The voices of Urban Institute's researchers and staff
August 8, 2018

What’s preventing millennials from buying homes?

Our new research found that the millennial homeownership rate was 37 percent in 2015, 8 percentage points lower than the homeownership rate of Gen Xers and baby boomers at the same age. This translates into 3.4 million fewer homeowners among these 75 million young adults.

Demographics and lifestyle choices have contributed to the reduced homeownership rate, including delayed marriage and increased racial and ethnic diversity. But millennials, most of whom turned 25 after the housing crisis, have also contended with a different economic environment than previous generations.

Three external factors are keeping millennials from buying homes:

1. High rents

Paying high rents when you need to save for a down payment can make it hard to become a homeowner. The proportion of rent-burdened households—those that pay more than 30 percent of their income for rent—with heads ages 18 to 34 increased from 38.4 percent in 1990 to 49.0 percent in 2015.

Our analysis shows that a 1 percent increase in a household’s rent-to-income ratio decreases the likelihood of homeownership 0.07 percentage points after controlling for other factors that affect homeownership like age, race or ethnicity, education, and income. So if the share of household income used for rent increases from 30 to 50 percent, the likelihood of owning a home decreases about 12 percentage points.

Let’s take two 25-year-old millennials, Mike and Chris, who are the same race and ethnicity and have the same education and $60,000 annual income. Mike pays $1,500 a month in rent, and Chris pays $2,500. Based on this one factor, Mike is 12 percentage points more likely to be a homeowner than Chris.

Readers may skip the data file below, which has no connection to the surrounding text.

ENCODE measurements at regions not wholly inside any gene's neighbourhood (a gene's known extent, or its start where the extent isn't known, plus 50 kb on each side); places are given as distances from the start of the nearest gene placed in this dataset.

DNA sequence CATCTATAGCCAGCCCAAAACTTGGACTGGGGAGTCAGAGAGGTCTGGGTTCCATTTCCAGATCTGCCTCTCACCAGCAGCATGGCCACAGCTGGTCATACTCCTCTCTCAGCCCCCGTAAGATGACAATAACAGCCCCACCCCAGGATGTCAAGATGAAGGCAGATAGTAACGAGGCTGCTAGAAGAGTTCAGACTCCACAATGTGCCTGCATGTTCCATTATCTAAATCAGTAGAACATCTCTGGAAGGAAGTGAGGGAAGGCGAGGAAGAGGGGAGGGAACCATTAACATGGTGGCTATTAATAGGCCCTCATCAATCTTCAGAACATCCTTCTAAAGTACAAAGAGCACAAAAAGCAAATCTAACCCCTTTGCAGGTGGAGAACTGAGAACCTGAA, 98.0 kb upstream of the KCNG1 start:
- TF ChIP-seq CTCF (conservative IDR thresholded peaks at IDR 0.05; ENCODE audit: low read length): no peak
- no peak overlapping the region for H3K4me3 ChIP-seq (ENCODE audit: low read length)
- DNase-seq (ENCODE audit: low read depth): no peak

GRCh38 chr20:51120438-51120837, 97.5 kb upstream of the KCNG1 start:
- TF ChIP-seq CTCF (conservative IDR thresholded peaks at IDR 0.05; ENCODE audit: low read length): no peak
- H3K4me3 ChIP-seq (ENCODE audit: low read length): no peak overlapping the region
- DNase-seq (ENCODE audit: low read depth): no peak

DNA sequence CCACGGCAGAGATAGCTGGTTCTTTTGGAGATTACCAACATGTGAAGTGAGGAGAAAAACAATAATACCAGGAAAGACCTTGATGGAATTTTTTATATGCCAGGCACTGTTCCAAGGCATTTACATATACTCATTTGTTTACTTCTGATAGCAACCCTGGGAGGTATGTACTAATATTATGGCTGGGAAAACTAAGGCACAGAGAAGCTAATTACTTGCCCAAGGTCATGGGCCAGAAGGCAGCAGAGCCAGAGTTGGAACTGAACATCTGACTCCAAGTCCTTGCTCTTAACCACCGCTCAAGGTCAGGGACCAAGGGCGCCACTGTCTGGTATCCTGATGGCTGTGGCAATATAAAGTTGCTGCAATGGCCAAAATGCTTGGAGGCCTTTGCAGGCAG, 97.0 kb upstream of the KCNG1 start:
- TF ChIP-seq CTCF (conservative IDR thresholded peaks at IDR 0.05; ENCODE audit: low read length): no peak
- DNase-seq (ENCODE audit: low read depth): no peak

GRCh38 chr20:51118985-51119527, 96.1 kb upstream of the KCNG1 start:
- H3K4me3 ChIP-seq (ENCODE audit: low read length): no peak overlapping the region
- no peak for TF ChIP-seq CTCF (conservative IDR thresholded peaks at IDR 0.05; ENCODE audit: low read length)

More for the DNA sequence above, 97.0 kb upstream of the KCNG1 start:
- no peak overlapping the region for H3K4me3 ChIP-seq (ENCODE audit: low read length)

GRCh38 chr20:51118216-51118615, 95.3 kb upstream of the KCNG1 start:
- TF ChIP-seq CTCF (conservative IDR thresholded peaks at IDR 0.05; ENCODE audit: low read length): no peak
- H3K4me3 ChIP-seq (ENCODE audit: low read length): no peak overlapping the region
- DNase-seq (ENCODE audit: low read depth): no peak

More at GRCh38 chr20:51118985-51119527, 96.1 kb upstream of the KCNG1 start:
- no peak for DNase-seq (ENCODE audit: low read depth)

Rents have increased more in cities with limited housing supply. Many of these cities also have more jobs and have drawn a greater share of millennials over the past decade.

2. Limited housing supply

As millennials reach homebuying age, there is growing concern about the low housing supply, especially for starter homes. Since the housing market crisis, the number of new housing starts has fallen significantly, from 2.0 million units in 2005 to 550,000 units in 2009.

Although the number has increased since 2010, the current number of new housing starts (about 1.2 million) is still below 1960s levels. The estimated difference between net new housing supply and net new household formation or demand in 2017 was almost 350,000 units.

The supply crunch has increased rents and housing prices. Our home price distribution analyses for four major cities reveal that there has been a shift in the distribution toward higher prices, with a smaller share of sales occurring at the lower end of the price spectrum, where millennials are most likely to buy.

distribution of home sales prices in San Francisco

3. Excessively tight credit standards

Stringent credit requirements have also made it hard for millennials to obtain mortgages. The overall credit score for mortgage holders has increased over the past 18 years. The median credit score rose from 695 in January 2000 to 738 in April 2018. The credit score of the bottom 10th percentile increased from 595 in January 2000 to 648 in April 2018.

Because younger adults, on average, have lower credit scores, this increase in credit scores at the lower end of the distribution particularly affects millennials. The median credit score among millennials is just 640, significantly below the median credit score of 738 for new mortgage originations. Even credit scores in the top 25th percentile among millennials are lower than the median credit score for new mortgage originations.

borrower fico score at origination

The loss of homeownership for millennials could have a significant, negative impact on this and future generations. Homeownership remains highly beneficial for most families, offering a stable place to live, a hedge against inflation, and a way to build wealth.

With increasing life expectancy and pensions a thing of the past, millennials will need to be even more financially prepared for retirement than previous generations. Getting a late start on building housing wealth will not help.

Our research also suggests that parents’ homeownership status and wealth significantly influences whether their children will be homeowners, which means that low millennial homeownership will likely have a multigenerational impact.

Boosting millennial homeownership requires a long-term, multifaceted effort that begins with an accurate understanding of the challenges this generation faces.

Photo by Hero Images/Getty Images.

 

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